All information Copyright, Cranfield University © 2018

Citation: To use information from this web resource in your work, please cite this as follows:
Cranfield University 2018. The Soils Guide. Available: www.landis.org.uk. Cranfield University, UK. Last accessed 13/12/2018

0571x Ludford

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Soil and site characteristics

Deep well drained fine loamy, coarse loamy and sandy soils locally flinty and in places over gravel. Slight risk of water erosion

Geology

Glaciofluvial drift

Cropping and Land Use

Cereals, sugar beet and other arable crops; some fruit and horticultural crops.

Component soil series

Subgroup Series name Percentage WRB 2006 link
5.71 LUDFORD 20% Haplic Luvisols
5.41 HALL 15% Eutric Endoskeletic Cambisols
5.71 MAPLESTEAD 10% Haplic Luvisols
5.81 TERLING 10% Ruptic Eutric Chromic Luvisols
5.81 MAXTED 10% Ruptic Chromic Luvisols
5.51 NEWPORT 10% Eutric Lamellic Arenosols

Covers 600 km2 in England and Wales

Soilscapes Classification

6
Freely draining slightly acid loamy soils

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0571x Ludford

Detailed Description

This association occupies 562 kmĀ² in Suffolk, Essex, Hertfordshire and Bedfordshire, mainly in the valleys of the Gipping, Stour, Colne, Chelmer and Lea. It occurs mainly on gently to strongly sloping ground in these south-east draining valleys which dissect the extensive plateaux capped by clayey chalky till or Plateau Drift. South-west of Ipswich and between Ware and Welwyn, the association occurs on level ground around the plateau margins. The valleys cut through glaciofluvial and river terrace deposits to the Chalk or London Clay, though the soils are mostly formed in thin Head masking these deposits. The well drained, non-calcareous Ludford and Maplestead series, both argillic brown earths, are the main soils and are developed in fine and coarse loamy Head. On convex upper slopes similar but paleo-argillic brown earths of the Terling and Maxted series, with reddish clay-enriched subsoils, occur. On middle and lower slopes there are commonly deep sandy Newport soils, typical brown sands, or Ebstree soils, argillic brown sands, both of which range from almost stoneless to very stony. Hall series, typical brown earths, has sandy loam or sandy silt loam upper horizons over a sandy gravelly subsoil. The upper horizons of many component soils include additions of aeolian silty material. Locally, silty aeolian drift has accumulated in minor valleys to give stoneless sandy silt loam or silt loam soils, belonging mainly to the Sheringham series. Along lower slopes the underlying impermeable London Clay gives rise to Windsor, or Wickham series where thin loamy Head deposits cover the clay.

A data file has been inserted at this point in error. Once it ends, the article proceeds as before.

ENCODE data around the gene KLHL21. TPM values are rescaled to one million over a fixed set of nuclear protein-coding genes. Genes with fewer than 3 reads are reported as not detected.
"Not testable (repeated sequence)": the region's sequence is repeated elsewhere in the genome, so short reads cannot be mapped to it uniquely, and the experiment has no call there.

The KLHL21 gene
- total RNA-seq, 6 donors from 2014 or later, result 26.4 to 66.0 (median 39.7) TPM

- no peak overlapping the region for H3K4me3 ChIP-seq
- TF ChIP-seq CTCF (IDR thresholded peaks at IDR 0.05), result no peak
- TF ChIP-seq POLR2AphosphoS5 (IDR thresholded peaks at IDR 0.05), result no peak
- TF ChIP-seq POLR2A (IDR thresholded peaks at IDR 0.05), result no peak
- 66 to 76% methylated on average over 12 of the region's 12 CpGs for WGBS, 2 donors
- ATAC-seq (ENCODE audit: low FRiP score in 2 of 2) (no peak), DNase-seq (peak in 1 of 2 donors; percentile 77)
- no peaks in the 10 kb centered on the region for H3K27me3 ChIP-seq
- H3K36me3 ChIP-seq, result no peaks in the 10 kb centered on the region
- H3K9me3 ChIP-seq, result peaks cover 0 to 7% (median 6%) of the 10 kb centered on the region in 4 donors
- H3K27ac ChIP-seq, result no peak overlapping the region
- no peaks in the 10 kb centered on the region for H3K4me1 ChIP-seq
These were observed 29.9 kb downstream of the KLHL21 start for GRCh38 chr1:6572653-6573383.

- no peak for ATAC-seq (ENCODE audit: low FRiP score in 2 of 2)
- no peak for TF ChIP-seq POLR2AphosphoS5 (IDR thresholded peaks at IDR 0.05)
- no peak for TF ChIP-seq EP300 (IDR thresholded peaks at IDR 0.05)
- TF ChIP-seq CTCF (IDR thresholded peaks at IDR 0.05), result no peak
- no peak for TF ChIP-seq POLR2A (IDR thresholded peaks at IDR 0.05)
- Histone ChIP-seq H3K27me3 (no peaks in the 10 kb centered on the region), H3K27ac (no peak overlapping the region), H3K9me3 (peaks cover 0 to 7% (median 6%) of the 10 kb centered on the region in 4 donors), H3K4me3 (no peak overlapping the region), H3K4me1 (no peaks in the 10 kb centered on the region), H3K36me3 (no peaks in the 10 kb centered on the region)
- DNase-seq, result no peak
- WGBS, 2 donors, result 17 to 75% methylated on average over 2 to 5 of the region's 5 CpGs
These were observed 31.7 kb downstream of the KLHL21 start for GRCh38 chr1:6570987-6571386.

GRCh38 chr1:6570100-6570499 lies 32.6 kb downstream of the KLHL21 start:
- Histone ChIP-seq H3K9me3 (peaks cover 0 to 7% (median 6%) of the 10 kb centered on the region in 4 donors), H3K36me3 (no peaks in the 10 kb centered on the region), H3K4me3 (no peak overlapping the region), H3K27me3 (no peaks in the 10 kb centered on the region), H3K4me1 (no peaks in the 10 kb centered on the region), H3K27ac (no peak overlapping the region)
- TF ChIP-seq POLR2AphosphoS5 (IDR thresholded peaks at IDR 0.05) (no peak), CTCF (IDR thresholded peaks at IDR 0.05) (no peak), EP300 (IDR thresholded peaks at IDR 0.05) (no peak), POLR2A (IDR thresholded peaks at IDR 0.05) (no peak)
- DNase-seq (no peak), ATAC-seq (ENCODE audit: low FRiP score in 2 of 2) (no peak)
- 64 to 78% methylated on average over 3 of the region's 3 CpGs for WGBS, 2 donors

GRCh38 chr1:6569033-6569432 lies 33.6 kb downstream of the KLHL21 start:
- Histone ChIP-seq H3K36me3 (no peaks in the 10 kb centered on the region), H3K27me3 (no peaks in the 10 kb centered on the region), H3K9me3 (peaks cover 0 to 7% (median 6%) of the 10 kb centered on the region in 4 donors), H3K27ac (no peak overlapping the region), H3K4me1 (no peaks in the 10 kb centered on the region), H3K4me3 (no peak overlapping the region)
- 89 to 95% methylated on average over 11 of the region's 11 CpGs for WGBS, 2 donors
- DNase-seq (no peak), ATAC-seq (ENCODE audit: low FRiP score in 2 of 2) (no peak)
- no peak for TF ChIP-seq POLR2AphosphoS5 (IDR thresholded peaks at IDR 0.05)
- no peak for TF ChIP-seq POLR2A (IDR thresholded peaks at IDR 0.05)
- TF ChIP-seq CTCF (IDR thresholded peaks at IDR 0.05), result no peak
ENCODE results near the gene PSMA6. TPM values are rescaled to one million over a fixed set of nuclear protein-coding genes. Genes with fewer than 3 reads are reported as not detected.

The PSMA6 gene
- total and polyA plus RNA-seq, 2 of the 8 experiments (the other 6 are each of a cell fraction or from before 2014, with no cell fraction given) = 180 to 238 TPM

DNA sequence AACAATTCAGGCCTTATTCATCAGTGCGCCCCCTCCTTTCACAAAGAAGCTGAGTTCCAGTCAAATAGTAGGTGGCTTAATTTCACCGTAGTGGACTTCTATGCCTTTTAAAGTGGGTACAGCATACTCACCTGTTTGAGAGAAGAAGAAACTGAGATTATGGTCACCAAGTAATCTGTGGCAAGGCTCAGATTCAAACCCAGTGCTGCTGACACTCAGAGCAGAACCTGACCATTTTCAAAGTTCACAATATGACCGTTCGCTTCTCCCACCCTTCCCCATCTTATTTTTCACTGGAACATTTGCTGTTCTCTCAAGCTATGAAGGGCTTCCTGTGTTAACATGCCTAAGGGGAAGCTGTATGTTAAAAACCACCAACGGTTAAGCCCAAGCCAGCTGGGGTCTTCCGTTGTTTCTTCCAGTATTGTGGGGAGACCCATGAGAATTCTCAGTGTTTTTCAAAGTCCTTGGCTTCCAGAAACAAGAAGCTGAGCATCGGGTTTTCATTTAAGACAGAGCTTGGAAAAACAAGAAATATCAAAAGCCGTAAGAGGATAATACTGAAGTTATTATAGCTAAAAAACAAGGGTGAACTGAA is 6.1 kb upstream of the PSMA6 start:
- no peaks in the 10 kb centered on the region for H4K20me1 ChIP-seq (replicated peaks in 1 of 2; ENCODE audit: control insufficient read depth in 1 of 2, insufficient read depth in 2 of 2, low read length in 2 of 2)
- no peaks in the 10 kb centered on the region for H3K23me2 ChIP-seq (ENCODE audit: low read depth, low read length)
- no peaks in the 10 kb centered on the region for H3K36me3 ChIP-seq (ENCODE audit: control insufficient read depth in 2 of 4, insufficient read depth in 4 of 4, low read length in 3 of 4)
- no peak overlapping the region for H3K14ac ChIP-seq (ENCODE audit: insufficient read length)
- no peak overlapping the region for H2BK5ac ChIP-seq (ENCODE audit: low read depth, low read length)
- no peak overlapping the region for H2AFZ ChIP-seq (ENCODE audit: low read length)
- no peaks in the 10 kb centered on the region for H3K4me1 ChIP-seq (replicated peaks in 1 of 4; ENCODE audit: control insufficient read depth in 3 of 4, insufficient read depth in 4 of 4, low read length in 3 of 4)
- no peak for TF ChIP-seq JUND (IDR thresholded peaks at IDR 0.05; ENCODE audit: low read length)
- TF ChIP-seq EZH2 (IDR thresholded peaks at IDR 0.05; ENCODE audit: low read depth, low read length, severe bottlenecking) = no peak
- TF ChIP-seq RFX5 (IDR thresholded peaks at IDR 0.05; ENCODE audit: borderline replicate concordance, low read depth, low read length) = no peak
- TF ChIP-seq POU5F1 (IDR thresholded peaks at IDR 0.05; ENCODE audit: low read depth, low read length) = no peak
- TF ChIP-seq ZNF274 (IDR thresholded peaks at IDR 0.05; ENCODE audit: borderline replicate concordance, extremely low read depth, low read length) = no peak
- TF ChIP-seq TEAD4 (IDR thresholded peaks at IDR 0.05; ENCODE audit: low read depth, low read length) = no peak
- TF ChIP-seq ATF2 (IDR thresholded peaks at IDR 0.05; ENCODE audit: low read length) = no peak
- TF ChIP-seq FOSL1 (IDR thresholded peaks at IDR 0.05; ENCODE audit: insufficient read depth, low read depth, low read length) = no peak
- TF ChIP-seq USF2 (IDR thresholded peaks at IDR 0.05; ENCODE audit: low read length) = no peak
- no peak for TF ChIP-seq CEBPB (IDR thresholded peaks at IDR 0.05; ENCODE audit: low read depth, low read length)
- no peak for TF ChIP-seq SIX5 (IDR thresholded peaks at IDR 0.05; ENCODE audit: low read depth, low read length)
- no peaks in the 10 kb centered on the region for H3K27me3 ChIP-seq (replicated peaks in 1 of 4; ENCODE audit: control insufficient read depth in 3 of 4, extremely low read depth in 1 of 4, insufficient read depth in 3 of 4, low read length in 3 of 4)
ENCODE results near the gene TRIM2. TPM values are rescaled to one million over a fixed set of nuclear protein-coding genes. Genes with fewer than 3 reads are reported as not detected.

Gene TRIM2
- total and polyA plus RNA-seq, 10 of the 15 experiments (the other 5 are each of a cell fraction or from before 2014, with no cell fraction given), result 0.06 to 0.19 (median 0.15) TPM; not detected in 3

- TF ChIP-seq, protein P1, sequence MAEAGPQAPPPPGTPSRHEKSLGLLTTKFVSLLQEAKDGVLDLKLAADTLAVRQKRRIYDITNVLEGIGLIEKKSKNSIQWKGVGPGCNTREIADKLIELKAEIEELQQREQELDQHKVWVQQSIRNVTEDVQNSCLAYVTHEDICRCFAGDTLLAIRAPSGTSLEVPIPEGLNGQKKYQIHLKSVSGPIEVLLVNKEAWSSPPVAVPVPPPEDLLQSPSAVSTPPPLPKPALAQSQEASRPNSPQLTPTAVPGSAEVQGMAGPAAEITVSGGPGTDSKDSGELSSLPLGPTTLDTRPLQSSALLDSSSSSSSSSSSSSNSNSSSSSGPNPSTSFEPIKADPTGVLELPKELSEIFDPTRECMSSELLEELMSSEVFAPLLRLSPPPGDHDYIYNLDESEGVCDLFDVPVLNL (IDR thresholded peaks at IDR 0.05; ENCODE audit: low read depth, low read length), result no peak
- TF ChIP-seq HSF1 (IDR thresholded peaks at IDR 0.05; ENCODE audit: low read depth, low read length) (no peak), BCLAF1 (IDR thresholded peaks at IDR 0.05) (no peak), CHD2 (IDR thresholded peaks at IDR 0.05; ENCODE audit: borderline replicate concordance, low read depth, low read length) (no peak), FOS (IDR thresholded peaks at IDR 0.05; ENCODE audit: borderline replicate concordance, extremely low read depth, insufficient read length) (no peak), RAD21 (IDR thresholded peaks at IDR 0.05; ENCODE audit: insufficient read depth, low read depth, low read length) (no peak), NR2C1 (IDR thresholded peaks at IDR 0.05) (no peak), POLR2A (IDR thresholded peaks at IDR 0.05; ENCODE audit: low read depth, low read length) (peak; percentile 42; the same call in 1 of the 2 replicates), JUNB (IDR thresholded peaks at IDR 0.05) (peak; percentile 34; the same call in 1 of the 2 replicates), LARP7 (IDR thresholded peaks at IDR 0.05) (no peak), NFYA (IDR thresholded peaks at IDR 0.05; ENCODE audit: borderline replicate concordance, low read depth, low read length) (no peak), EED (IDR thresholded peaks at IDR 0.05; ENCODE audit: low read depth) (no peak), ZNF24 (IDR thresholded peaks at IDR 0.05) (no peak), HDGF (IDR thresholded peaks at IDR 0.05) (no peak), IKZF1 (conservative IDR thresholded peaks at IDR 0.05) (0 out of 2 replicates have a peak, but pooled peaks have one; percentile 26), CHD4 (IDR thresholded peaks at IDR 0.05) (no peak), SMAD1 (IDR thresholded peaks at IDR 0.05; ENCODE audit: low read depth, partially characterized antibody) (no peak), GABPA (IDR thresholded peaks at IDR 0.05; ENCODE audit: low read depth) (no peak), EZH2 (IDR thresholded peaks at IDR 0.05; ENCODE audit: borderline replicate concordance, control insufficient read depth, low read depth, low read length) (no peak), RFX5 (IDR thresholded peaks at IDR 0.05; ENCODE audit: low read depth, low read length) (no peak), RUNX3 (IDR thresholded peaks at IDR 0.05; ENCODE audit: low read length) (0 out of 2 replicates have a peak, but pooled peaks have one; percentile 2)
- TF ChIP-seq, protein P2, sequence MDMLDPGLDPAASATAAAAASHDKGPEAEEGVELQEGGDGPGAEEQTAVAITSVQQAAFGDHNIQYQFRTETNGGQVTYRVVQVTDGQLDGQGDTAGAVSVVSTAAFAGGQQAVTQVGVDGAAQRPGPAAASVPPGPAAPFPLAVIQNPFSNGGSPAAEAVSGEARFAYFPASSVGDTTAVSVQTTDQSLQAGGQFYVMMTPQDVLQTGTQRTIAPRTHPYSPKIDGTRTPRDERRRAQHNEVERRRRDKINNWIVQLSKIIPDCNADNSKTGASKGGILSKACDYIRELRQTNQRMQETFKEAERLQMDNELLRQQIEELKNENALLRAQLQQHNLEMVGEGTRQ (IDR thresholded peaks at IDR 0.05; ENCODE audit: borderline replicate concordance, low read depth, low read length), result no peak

In the narrowest valleys draining the till plateau Ludford soils are dominant. Around the high ground between Ipswich and Colchester, and between Ware and Welwyn, Maplestead series is the main soil. Sandy soils of the Newport and Ebstree series occur widely and are locally dominant. The very flinty St Albans series occurs around Panshanger, south of Sudbury and north of Halstead. Stoneless coarse loamy and silty soils, Sheringham and some Hamble series occur mainly between Ipswich and Colchester and less commonly between Hertford and Hatfield, where the soils contain a larger proportion of windblown silt than elsewhere. Windsor, Wickham and various gleyic brown earths, groundwater gley soils and peat soils occur around spring and flushed sites and on some narrow valley floors in the lower reaches of the Chelmer, Ter, Brain, Blackwater, Colne and Stour. They include soils recognized in detailed mapping of the Little Waltham area (Allen and Sturdy 1980) as Wigton Moor , Rockland, Chelmer, Bentley and Notley series. The complex and local distribution of soils in this association reflects the variability of the soil parent materials and widespread occurrence of cryoturbation, solifluction and frost cracking. Where this soil variation affects the water holding capacity of the soils it shows locally as variable growth in crops in dry years-such patterns are best seen from the air.


Soil Water Regime

The main soils are permeable and well drained (Wetness Class I) and readily accept winter rain, although there is some run-off on the steeper slopes. The soils have moderate or low reserves of available water so the yield of most crops is reduced by droughtiness. As potential soil moisture deficits increase eastwards so does droughtiness. In an average year cereals and sugar beet suffer slightly from droughtiness but for shallow rooting crops such as potatoes the soils are moderately droughty in the west, very droughty in the east. The very stony soils are especially droughty.

Cropping and Land Use

The soils return to field capacity late in the year so they can be cultivated well into winter and landwork can start early in spring in all but the wettest years. There is some risk of rill and gully erosion on arable fields on most component soils. The association is largely under arable cropping, chiefly cereals with some sugar beet, oilseed rape, potatoes and, in south Suffolk, orchards. The yields of direct drilled winter cereals are similar to those produced by conventional cultivation, but there is unlikely to be any advantage for spring-sown crops. In places the ground is strongly or moderately steeply sloping and is difficult to work so it is grassland or woodland. Sand and gravel extraction is extensive between Ware and Welwyn in Hertfordshire.

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0571x Ludford

Typical Landscapes

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All information Copyright, Cranfield University © 2018

Citation: To use information from this web resource in your work, please cite this as follows:
Cranfield University 2018. The Soils Guide. Available: www.landis.org.uk. Cranfield University, UK. Last accessed 13/12/2018